Standard Test Methods for Shape Memory Alloy Actuation

Tuesday, September 14, 2021: 1:00 PM
225 (America's Center)
Mr. James H. mabe , The Boeing Company, Berkeley, MO
Dr. Douglas E Nicholson , The Boeing Company, Berkeley, WA
Mr. Alex Demblon , Texas A&M University, COLLEGE STATION, TX
Dr. Ibrahim Karaman , Texas A&M University, College Station, TX
Dr. Behrouz Haghgouyan , Texas A&M University, COLLEGE STATION, TX
Dr. Dimitris Lagoudas , Texas A&M University, COLLEGE STATION, TX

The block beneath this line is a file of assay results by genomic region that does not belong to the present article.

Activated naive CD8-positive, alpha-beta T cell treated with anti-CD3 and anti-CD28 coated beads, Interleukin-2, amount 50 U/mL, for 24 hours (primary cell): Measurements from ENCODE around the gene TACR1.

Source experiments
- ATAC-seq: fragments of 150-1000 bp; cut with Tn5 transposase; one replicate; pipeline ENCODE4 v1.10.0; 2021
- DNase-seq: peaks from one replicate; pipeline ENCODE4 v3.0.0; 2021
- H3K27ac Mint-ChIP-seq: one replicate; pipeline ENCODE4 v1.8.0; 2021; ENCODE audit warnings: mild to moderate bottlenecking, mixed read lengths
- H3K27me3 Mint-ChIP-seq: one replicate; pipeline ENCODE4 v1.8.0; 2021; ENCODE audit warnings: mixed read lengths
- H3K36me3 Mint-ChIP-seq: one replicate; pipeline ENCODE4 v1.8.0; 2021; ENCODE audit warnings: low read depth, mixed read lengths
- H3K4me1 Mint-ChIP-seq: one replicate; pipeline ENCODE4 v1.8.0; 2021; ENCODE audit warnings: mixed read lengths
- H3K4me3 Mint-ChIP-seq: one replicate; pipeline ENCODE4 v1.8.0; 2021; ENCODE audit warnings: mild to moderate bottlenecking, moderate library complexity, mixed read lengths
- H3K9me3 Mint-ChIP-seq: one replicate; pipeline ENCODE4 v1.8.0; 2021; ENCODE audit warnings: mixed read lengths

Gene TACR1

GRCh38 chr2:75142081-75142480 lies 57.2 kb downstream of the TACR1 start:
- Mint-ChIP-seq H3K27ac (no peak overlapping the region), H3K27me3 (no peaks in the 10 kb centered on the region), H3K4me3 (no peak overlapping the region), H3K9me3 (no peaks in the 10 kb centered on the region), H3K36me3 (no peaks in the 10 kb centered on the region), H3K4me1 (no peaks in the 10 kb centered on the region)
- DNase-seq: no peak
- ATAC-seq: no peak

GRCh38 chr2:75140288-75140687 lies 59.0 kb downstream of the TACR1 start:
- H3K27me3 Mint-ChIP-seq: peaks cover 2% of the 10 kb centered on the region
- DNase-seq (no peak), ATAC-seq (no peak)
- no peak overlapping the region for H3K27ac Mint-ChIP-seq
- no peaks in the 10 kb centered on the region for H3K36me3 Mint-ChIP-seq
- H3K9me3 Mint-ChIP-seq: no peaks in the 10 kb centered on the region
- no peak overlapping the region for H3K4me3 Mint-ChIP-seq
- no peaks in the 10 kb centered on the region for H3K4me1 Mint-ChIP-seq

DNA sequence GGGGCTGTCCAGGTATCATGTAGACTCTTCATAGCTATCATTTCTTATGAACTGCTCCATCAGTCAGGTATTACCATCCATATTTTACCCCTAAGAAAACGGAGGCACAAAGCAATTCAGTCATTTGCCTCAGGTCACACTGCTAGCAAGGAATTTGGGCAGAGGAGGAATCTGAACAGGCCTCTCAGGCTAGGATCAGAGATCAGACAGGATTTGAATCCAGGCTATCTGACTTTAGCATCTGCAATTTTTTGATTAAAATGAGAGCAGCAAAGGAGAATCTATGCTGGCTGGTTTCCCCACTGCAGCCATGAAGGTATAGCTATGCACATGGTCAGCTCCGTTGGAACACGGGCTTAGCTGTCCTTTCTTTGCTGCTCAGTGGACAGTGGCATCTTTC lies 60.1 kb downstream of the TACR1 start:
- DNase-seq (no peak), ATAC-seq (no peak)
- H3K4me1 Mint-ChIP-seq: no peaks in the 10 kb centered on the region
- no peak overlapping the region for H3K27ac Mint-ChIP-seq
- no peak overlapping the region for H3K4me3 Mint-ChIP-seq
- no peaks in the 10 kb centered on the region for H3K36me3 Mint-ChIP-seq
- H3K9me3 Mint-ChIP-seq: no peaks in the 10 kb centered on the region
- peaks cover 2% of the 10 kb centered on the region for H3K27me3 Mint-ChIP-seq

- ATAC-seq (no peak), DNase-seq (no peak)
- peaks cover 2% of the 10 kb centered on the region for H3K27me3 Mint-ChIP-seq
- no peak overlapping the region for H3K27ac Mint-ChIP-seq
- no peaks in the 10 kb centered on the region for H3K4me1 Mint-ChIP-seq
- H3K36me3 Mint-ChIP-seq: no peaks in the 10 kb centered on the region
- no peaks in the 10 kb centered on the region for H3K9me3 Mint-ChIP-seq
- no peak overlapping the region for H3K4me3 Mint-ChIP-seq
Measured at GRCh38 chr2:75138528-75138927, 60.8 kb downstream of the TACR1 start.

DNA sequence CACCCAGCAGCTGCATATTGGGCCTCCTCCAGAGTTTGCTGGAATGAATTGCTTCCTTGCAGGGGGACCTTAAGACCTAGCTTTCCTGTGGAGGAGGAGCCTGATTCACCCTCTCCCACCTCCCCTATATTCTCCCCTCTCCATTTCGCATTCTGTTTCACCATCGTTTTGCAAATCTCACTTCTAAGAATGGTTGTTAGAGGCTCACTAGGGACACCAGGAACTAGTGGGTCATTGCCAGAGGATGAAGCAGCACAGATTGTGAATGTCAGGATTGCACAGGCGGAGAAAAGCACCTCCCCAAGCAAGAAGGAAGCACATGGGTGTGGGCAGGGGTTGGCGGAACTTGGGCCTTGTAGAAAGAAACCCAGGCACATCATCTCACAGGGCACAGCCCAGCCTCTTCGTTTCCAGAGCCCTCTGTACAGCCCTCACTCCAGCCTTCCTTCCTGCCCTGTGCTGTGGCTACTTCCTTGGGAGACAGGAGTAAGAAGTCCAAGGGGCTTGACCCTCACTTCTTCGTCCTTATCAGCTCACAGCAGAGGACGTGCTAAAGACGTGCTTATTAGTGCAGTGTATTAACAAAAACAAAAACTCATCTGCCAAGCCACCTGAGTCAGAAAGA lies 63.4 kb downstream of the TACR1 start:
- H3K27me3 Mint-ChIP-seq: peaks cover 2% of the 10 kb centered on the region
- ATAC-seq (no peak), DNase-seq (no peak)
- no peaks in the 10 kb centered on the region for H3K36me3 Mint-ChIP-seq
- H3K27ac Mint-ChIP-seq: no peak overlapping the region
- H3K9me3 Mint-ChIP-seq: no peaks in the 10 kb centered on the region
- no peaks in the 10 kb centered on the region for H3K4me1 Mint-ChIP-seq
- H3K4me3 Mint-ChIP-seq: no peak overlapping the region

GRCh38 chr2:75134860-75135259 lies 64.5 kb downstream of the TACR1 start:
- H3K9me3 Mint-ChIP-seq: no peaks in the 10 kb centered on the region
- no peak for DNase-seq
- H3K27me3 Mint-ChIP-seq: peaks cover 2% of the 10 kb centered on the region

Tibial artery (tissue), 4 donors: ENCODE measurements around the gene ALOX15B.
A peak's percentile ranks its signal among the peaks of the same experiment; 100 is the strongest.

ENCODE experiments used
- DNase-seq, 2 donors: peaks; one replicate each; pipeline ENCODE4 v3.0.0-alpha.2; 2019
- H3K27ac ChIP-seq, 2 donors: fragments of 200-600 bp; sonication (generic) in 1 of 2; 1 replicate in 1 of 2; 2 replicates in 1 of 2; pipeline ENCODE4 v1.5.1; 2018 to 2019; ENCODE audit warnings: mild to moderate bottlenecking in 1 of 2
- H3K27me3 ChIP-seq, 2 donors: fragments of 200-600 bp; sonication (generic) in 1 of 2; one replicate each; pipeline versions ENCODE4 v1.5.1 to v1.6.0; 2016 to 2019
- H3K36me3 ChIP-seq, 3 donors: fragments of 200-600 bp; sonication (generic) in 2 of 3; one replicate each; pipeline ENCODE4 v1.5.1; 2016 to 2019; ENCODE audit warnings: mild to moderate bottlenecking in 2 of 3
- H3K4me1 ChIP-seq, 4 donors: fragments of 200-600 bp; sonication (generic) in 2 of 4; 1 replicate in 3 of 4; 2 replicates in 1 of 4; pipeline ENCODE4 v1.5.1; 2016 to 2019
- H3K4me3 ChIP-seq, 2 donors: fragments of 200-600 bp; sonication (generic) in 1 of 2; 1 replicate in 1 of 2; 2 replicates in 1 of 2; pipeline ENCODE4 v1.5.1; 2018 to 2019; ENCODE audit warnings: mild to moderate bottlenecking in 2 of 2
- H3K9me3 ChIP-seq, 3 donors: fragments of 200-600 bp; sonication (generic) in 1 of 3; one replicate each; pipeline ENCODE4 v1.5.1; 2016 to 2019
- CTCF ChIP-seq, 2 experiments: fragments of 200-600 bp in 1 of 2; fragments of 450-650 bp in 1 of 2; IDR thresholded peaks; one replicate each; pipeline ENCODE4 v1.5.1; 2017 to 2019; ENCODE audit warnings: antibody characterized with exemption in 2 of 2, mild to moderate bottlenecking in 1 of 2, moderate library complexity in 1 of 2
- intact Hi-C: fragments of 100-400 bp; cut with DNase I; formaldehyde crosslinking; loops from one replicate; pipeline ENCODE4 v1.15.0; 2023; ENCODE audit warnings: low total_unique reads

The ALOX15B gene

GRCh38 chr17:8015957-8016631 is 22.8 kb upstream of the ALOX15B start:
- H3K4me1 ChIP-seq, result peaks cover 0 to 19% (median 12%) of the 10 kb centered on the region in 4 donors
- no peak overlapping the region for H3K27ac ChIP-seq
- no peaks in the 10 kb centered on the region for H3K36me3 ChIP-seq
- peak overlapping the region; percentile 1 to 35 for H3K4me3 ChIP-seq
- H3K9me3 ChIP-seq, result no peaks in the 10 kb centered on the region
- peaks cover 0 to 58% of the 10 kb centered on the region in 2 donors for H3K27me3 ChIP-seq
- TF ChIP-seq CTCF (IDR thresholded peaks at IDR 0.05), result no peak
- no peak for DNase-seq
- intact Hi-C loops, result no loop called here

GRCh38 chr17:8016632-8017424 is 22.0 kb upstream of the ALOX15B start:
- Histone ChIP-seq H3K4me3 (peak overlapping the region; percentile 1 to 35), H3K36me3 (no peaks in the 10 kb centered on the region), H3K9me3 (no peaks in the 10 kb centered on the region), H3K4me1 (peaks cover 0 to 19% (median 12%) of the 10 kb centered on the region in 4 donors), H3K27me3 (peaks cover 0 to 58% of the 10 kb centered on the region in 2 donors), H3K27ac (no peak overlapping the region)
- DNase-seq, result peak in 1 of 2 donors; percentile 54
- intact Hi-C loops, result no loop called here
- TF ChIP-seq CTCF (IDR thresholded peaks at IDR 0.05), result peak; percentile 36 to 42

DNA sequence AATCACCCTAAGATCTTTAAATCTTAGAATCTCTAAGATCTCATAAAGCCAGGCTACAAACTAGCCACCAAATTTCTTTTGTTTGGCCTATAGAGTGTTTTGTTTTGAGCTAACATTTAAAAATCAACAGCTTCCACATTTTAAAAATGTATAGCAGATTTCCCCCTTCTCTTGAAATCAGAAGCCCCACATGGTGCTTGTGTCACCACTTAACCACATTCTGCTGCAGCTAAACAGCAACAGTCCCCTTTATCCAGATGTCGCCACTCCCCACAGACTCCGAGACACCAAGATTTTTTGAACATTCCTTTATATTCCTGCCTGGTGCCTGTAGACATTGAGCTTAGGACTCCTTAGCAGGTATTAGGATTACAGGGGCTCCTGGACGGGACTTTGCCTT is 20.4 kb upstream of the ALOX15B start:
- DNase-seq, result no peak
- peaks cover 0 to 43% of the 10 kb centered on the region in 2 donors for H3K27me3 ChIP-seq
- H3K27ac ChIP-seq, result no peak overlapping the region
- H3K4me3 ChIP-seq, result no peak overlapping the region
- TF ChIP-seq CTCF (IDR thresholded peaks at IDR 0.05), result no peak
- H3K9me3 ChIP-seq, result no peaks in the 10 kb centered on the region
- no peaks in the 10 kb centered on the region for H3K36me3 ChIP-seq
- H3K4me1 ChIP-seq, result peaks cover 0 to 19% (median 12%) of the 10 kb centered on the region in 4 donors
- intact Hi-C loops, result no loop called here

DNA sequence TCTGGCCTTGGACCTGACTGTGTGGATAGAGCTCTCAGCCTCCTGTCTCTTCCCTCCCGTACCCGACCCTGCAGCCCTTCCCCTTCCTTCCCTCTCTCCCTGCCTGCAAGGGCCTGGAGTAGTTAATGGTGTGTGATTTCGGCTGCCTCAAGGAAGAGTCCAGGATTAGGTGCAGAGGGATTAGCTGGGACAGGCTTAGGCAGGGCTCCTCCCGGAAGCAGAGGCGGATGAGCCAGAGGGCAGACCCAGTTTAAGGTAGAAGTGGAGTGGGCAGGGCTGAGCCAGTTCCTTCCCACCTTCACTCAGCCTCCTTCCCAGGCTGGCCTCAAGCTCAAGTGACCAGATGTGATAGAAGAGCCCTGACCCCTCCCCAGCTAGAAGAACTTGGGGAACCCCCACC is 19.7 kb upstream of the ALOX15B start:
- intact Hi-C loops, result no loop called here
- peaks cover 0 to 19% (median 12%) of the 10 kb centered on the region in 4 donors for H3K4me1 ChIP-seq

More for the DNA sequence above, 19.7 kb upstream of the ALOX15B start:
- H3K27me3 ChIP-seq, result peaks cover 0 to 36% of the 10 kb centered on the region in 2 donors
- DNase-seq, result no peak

While there exists a broad range of potential applications for Shape Memory Alloy (SMA) actuators, their transition to production and commercial use is hindered by the lack of a broad range of accepted standardized test methods. Approved test methods are needed to support the development of design allowables, supplier qualification, and regularity approval of SMA materials and components. ASTM recently published two standard test methods for tensile testing of SMA materials and components (E3097 and E3098), however additional test methods are needed to fully support transition of SMAs to production use. Torsional SMA actuation has been demonstrated by Boeing and NASA as a practical actuator form including recent flight test of the Spanwise Adaptive Wing and Active Vortex Generators. Also an approved fatigue test method for SMA materials is needed to evaluate alloys, processing, and lot to lot variations. In this presentation two new standard test methods under development, torsional evaluation of tubes and bars and thermo-mechanical tensile fatigue cycling, will be described and preliminary test results shown. In addition to actuation fatigue, an understanding of the fracture toughness of SMA materials is crucial for evaluation of the limits of operational use and expected lifetimes. Most of the SMA fracture toughness values reported in literature are based on the premise of Linear Elastic Fracture Mechanics (LEFM), however the fracture behaviour of SMAs is complex compared to conventional linear structural metals. A methodology for measuring the fracture toughness of SMAs using Compact Tension specimens based on concepts of Elastic Plastic Fracture Mechanics (EPFM) employing the J-integral as the fracture criterion will be described. The proposed method relies on the ASTM: E1820 “Standard Test Method for Measurement of Fracture Toughness”, but differs by taking into account the mismatch among the apparent elastic properties of austenite, twinned, and detwinned martensite in SMAs.